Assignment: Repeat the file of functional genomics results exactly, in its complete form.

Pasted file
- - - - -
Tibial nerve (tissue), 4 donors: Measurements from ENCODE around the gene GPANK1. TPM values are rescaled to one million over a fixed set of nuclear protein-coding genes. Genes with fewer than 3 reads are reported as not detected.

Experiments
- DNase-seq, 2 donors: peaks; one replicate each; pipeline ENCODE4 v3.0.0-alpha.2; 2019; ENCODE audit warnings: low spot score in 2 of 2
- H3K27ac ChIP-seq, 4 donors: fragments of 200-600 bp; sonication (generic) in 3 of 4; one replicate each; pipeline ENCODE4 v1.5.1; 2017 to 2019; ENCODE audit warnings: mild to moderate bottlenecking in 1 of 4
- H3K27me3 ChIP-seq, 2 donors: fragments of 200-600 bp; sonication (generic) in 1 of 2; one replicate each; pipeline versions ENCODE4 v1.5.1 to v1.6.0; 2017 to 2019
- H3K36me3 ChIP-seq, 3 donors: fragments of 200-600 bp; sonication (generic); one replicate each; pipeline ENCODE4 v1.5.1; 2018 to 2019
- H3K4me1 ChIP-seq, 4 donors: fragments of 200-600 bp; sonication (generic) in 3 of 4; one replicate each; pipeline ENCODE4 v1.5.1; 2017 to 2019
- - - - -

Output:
Tibial nerve (tissue), 4 donors: Measurements from ENCODE around the gene GPANK1. TPM values are rescaled to one million over a fixed set of nuclear protein-coding genes. Genes with fewer than 3 reads are reported as not detected.

Experiments
- DNase-seq, 2 donors: peaks; one replicate each; pipeline ENCODE4 v3.0.0-alpha.2; 2019; ENCODE audit warnings: low spot score in 2 of 2
- H3K27ac ChIP-seq, 4 donors: fragments of 200-600 bp; sonication (generic) in 3 of 4; one replicate each; pipeline ENCODE4 v1.5.1; 2017 to 2019; ENCODE audit warnings: mild to moderate bottlenecking in 1 of 4
- H3K27me3 ChIP-seq, 2 donors: fragments of 200-600 bp; sonication (generic) in 1 of 2; one replicate each; pipeline versions ENCODE4 v1.5.1 to v1.6.0; 2017 to 2019
- H3K36me3 ChIP-seq, 3 donors: fragments of 200-600 bp; sonication (generic); one replicate each; pipeline ENCODE4 v1.5.1; 2018 to 2019
- H3K4me1 ChIP-seq, 4 donors: fragments of 200-600 bp; sonication (generic) in 3 of 4; one replicate each; pipeline ENCODE4 v1.5.1; 2017 to 2019